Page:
The Stress of Meeting a New Doctor When You Have Chronic Pain

The Stress of Meeting a New Doctor When You Have Chronic Pain

By Ellen Lenox Smith

I always enjoy meeting new people and having the pleasure of learning about their lives. However, when we are heading off to meet a new doctor, all that goes out the window and I instead begin to feel stressed about that first conversation. I know the appointment will include forms, not enough space to fill in my diagnosis, surgeries, and food and medication reaction list, for example, yet understanding this will all have to be questioned and discussed.  Also, after not being diagnosed correctly for fifty-four years and then facing most in the medical field have little knowledge of my condition called Ehlers-Danlos Syndrome, I have had too many experiences of not being listened to, believed, or having one showing interest in trying to help me. So, I tend to start off feeling skeptical that this will just be another waste of time.

So welcome to the life of those of us living with complicated conditions. After addressing twenty-four surgeries, my poor husband now steps out of the room during a new doctor’s appointment. He just finds it too painful to hear that review again all the horror we have had to face and learn to overcome. But what about me? I never have the luxury to also step out – I have to be there and review it all and answer the questions. But believe me, I wish I could also step out and not partake in the needed medical exchange.

We are about to go meet a new specialist for the jaw. I hear he is dedicated to those of us with EDS and a wonderful, skilled, compassionate person yet the stress is still in me thinking about meeting him. I would love to run away from this appointment and pretend I don’t need his help. I don’t want to be reminded of all we have gone through and it will have to be reviewed and discussed. But I need his help, so once again, it is time to grow up and get through this and use a more positive attitude!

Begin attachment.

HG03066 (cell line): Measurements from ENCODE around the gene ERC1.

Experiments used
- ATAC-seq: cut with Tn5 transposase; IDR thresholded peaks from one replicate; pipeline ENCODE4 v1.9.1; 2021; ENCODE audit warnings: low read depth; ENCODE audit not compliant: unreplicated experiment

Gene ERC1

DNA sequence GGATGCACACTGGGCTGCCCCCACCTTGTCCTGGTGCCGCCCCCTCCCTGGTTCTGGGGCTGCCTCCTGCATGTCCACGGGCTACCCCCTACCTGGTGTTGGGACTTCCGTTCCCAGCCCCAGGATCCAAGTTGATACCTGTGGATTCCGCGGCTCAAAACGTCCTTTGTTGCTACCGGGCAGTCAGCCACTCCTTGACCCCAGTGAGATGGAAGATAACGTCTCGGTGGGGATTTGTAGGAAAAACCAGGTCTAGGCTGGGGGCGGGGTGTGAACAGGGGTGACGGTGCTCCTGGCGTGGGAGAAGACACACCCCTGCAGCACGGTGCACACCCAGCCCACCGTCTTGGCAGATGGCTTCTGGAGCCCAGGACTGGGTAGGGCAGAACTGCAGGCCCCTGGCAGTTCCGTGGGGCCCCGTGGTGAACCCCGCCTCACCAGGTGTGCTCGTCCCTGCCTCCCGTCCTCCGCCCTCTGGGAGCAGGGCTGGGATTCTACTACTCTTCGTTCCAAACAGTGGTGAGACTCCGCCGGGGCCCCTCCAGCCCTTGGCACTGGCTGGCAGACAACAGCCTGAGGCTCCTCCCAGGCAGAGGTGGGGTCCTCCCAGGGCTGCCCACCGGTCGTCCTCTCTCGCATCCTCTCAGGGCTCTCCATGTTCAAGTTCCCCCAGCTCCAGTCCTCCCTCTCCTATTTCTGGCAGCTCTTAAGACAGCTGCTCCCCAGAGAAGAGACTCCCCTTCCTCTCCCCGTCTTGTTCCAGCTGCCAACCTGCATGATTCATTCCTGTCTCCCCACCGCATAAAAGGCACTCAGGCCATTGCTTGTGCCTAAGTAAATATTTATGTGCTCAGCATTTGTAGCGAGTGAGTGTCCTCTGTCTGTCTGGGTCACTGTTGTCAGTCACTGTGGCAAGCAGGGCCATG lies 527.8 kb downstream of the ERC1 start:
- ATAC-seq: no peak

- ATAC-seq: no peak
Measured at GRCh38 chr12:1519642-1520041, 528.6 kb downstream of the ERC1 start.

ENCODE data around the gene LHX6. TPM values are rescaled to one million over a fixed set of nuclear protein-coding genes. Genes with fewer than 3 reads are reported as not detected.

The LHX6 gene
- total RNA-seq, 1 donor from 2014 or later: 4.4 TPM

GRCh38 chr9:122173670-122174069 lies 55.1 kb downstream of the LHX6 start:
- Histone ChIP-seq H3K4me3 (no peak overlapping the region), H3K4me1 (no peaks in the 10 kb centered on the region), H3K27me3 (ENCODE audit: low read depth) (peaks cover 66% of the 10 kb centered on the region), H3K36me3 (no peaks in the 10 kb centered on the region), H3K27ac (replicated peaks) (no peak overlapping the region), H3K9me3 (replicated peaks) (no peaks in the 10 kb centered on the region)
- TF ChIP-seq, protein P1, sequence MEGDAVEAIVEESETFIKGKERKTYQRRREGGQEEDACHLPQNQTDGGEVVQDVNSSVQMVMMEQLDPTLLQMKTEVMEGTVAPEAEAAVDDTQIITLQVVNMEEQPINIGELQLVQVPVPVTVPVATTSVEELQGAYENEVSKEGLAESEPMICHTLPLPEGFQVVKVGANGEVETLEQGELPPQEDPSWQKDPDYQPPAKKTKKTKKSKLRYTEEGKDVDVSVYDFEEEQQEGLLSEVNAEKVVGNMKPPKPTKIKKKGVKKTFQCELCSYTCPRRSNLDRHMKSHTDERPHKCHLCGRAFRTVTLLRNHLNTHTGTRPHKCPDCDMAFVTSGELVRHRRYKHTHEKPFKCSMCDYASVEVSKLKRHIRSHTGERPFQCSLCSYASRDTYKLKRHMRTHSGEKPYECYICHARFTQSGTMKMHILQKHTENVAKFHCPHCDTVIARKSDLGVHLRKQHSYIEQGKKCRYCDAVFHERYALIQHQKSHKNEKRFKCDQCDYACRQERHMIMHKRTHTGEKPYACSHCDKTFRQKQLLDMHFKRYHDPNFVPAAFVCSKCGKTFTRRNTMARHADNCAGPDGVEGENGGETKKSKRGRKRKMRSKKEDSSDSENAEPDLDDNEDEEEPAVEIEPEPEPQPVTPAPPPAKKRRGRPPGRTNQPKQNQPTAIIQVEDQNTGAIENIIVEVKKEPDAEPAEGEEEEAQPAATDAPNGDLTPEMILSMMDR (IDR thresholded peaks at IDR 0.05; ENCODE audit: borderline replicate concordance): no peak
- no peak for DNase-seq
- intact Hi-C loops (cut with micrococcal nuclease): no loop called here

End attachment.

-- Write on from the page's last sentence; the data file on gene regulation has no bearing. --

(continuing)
Suggestions on how to get prepared:

  • Arrive with a list of what you need to ask or address
  • Arrive with a paper to take notes on and a pen that works.
  • Arrive with your medical information organized to draw from
  • Arrive planning on staying on track with what this doctor can help you with instead of getting off tangent and dwelling on issues they can’t take on.
  • Arrive sounding as educated as you can about your medical issue and what you need for help from them.
  • Arrive with an open mind
  • Arrive with the hope this person will be of help in your journey!
  • Arrive – don’t run away, even if you feel like you want to.

May your appointments be pleasant and met by one that wants to listen and try to help you. May you not be judged and instead be respected. It doesn’t seem like too much to ask, do you think?

May life be kind to you,

Ellen Lenox Smith

Ellen Lenox Smith

Author of: It Hurts Like Hell! I Live With Pain– And Have a Good Life, Anyway,and My Life as a Service Dog!

 

 

 

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Authored by: Ellen Lenox Smith

Ellen Lenox Smith and her husband Stuart live in Rhode Island. They are co-directors for medical cannabis advocacy for the U.S. Pain Foundation, along with Ellen on the board and they both also serve as board members for the Rhode Island Patient Advocacy Coalition. For more information about medical cannabis visit their website. https://ellenandstuartsmith.squarespace.com/

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Ron Cope

Very good article, thank you for posting.

I would also suggest one small thing re: meeting a new alleged provider; bring a bottle of water with you. The anxiety is miserable and it’s hard to explain what needs to be said with a dry mouth.

Audrey M. VanGessel

Thank you so much

ElizabethR

I actually have a positive to report in the midst of the current climate many long term pain patients are facing. Today I met my new PCP–and it went well! I was prepared for the worst, but she treated me with respect and kindness as we reviewed my ongoing, incurable medical conditions and medications. She did not cut me off or suggest a forcible taper. (I have been taking low doses of a mild opiate and a short-acting benzodiazepine, responsibly, for a number of years).